According to a TechCrunch story published in January, selling virtual trinkets and passes allowed Epic to generate $3 billion in profits during 2018.
This isn’t the first time a company struck gold by giving away its product. Google Documents, a free equivalent to the Microsoft Office productivity suite, became wildly popular with students and small businesses when it was officially launched a decade ago. Users grew to more than 1 billion.
Today, G Suite, the enterprise version, has more than 5 million paid customers.
It’s a business model being successfully emulated by Zoom (ZM) and Slack (Pending: WORK), two smaller enterprise communications firms. The goal is to find an audience with an intuitive user experience, then entice patrons to pay to unlock more features.
These new freemium businesses are built around software that lives in the cloud.
Moving workloads to the cloud is a persistent theme in Meeker’s work. She notes that 22% of enterprise workloads have migrated to the cloud, a 2x improvement over five years ago. And the trend is accelerating as more digital tools like machine learning and data analytics are developed to enhance customer experiences.
Cloud infrastructure is dominated by Amazon Web Services, Microsoft’s Azure and Google Cloud.
This may be the biggest and most persistent internet trend: Three massive companies have become the building blocks for the future of commerce and commercial interaction.
Managers at these companies understand the landscape. They see the bigger trends when most are dismissing tectonic shifts as hype.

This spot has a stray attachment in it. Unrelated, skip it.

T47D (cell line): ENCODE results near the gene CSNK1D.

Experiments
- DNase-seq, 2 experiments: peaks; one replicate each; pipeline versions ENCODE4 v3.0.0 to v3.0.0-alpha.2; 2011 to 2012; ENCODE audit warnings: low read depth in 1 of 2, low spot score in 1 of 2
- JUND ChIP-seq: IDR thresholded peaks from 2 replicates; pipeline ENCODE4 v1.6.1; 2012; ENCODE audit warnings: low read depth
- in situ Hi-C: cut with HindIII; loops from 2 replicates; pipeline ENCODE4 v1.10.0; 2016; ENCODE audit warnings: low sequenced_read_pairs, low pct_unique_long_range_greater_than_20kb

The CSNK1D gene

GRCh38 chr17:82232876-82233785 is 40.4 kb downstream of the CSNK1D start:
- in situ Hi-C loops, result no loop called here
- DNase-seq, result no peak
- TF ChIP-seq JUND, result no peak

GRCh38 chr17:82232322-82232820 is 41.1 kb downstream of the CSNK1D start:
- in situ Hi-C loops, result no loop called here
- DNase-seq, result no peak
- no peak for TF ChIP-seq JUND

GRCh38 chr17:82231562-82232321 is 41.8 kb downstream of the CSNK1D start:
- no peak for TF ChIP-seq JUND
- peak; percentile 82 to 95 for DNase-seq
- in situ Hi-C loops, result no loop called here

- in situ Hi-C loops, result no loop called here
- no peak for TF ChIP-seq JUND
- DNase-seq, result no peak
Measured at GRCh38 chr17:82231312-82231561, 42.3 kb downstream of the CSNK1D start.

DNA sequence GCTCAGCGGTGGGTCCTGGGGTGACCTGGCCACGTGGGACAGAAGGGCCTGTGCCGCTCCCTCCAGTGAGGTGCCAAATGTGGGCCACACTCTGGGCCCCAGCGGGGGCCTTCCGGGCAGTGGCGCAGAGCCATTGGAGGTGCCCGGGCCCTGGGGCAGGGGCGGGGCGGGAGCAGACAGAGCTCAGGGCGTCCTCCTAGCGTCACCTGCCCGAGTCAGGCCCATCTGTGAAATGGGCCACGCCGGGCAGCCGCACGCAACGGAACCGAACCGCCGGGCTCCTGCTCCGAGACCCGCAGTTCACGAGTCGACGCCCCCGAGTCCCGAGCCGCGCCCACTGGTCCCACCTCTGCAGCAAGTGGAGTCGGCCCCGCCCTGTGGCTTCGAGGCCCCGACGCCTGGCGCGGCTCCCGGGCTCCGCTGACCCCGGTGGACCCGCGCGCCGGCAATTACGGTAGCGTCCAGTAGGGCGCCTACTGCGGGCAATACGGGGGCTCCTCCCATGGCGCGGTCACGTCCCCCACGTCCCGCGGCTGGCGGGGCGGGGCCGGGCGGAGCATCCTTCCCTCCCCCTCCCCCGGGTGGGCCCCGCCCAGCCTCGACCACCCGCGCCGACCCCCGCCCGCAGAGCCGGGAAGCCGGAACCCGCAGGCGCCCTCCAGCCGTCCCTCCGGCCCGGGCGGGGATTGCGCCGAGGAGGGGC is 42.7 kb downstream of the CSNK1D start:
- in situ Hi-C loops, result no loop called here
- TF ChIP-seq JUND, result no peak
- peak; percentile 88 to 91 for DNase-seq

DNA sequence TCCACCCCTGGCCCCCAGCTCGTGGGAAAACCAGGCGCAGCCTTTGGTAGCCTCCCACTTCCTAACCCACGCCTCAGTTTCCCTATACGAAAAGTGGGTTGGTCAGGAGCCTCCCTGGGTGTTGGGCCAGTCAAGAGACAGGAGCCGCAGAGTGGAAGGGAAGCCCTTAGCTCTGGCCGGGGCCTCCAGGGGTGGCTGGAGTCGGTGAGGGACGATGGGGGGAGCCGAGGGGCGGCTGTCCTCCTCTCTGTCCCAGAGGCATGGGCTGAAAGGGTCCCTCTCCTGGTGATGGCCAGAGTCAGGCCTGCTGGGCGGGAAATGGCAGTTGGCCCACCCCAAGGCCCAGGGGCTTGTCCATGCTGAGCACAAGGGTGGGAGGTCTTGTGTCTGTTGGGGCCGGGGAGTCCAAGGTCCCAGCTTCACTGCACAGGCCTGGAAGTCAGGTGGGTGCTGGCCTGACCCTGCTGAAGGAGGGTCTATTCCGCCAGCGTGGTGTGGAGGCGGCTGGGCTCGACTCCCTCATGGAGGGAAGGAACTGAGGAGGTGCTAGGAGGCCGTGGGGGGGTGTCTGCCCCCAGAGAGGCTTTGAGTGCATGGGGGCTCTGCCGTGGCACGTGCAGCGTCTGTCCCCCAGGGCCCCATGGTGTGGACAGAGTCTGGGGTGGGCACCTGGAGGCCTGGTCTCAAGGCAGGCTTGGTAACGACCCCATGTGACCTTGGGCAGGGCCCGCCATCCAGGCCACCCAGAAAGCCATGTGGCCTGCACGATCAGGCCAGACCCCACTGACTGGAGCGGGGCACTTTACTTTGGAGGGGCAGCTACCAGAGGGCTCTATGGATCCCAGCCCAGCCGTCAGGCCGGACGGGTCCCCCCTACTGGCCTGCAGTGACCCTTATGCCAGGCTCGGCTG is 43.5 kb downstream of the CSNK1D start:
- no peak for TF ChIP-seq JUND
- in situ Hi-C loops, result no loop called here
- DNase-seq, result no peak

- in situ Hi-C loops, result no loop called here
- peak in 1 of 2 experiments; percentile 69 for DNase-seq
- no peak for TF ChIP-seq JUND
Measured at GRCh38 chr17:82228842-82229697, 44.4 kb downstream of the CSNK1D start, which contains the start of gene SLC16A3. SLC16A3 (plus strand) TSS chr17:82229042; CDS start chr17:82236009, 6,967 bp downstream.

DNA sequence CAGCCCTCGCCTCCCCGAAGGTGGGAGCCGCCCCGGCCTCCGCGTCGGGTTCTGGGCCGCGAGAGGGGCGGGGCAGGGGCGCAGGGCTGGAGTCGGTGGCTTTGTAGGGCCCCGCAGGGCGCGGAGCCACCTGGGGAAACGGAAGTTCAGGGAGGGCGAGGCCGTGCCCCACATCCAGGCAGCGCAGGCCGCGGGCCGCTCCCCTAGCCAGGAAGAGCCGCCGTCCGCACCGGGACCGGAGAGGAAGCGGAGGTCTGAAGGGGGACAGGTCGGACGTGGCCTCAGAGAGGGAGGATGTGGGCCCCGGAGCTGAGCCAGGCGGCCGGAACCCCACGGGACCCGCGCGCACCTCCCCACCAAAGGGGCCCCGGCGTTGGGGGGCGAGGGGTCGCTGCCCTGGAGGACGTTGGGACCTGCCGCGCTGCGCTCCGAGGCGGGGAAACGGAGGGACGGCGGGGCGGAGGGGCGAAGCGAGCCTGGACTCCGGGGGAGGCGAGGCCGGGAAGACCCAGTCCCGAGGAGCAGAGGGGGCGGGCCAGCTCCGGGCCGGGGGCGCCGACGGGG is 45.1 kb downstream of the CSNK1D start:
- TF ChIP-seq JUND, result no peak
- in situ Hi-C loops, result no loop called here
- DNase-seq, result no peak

Amazon stunned analysts and industry watchers in 2014 when managers paid $970 million cash to buy Twitch. The 3-year-old streaming site had only 55 million users, and catered mostly to people who watched others play video games.
The fit with ecommerce escaped most observers.
Bidding for Twitch was hotly contested. Google and Yahoo! were also in the mix before ultimately losing out.
What Amazon managers saw then is the bigger trend Meeker is explaining today: Gaming is the natural evolution of sport for a generation raised with PlayStation and Xbox consoles. It’s also a purely digital experience ripe for transformative business models built in the cloud.
In the weeks ahead, there is likely to be plenty of naysaying about the future of these online behemoths. Some will warn that breaking up big tech will destroy synergies and shareholder value.
Amazon, Alphabet and Microsoft trade at 48x, 20x and 26x forward earnings. While that may seem expensive, the best part of their business expansion is still ahead as enterprises move more workloads to the cloud.
Investors should consider using any near-term weakness for Amazon, Alphabet, Microsoft and Trade Desk to build long-term positions. Digital transformation of our business and social worlds is still a major trend that has many miles to go before it’s complete.
Jon D. Markman